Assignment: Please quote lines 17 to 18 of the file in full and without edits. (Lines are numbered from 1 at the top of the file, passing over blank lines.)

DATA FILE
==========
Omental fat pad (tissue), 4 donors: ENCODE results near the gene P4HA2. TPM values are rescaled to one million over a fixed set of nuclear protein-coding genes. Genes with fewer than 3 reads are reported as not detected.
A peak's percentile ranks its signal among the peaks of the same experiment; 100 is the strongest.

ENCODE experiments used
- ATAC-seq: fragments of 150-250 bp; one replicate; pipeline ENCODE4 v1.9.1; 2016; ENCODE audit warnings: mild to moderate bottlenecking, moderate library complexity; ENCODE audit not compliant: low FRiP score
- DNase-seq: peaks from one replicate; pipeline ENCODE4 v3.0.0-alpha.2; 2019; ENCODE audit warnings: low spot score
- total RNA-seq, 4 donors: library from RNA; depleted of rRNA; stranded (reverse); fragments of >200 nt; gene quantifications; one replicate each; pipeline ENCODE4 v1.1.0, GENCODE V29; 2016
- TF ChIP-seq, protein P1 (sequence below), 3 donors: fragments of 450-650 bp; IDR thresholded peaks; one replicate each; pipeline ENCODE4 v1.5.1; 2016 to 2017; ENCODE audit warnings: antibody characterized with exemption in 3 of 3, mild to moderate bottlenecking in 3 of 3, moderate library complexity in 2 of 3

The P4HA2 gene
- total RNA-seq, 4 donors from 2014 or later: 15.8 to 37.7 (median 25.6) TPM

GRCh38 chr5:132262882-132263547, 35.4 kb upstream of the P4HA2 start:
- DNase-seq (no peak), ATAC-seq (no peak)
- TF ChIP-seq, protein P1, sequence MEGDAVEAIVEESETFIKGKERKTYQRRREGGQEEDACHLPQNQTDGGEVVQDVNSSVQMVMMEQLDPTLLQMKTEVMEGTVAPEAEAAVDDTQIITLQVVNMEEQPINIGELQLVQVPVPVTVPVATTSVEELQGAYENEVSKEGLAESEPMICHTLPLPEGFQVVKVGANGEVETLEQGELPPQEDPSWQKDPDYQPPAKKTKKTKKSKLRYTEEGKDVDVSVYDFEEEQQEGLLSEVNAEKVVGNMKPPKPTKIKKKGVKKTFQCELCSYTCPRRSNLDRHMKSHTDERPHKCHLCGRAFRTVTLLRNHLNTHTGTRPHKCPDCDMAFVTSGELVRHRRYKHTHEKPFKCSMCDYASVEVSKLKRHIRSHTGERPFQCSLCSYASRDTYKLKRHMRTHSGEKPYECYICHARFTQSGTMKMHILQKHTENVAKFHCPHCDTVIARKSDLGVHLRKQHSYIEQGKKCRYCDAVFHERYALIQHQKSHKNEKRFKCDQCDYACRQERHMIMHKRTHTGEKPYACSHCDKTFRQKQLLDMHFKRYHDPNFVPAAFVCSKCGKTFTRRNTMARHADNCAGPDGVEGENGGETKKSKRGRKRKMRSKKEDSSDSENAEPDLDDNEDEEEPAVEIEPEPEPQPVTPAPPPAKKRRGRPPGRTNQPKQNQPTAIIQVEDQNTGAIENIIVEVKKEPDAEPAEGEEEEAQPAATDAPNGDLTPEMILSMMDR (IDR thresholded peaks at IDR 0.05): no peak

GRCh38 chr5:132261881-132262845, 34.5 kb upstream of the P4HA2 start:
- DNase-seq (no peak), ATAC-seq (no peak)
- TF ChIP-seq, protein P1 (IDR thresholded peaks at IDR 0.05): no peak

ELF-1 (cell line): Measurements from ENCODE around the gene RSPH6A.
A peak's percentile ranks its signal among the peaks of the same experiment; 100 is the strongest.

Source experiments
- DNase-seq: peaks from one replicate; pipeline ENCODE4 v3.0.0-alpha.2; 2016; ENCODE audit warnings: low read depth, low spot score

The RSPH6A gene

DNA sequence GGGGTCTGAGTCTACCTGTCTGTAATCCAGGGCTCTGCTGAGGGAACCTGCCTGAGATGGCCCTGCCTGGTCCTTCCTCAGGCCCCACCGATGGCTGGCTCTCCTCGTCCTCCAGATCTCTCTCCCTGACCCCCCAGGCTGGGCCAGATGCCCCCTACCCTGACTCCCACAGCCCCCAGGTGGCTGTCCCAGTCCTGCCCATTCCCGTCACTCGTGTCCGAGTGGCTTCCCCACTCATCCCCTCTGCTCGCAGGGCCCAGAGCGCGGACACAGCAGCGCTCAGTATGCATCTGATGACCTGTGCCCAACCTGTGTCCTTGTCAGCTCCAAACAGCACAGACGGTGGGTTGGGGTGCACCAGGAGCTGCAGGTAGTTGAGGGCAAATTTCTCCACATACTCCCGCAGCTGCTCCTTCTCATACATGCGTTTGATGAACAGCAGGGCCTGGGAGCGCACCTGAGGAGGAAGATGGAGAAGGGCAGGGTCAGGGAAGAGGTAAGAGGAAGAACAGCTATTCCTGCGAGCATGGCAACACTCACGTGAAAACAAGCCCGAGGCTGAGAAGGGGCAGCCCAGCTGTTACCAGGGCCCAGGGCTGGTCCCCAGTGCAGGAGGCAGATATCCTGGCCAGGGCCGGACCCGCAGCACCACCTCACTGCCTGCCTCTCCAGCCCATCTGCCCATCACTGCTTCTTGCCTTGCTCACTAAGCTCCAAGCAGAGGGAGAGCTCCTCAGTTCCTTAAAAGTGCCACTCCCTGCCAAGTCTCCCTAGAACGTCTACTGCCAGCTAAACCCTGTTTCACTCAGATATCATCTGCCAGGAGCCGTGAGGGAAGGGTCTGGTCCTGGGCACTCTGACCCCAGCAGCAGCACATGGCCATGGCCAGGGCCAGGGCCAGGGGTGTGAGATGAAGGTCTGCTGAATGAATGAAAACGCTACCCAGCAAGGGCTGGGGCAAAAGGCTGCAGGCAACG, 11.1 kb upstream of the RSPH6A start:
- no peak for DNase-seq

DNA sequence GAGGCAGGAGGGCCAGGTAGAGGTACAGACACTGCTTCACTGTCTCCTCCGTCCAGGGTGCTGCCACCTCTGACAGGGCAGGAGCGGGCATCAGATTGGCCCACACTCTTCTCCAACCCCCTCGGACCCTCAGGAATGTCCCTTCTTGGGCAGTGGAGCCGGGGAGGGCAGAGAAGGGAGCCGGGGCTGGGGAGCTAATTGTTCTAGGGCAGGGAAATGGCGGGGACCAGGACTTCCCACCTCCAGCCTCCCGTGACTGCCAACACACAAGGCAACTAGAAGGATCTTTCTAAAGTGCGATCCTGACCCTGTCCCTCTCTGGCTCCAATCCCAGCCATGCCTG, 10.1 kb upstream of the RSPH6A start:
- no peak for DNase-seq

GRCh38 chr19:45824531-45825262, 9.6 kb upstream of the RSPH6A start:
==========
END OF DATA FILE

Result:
A peak's percentile ranks its signal among the peaks of the same experiment; 100 is the strongest.

Source experiments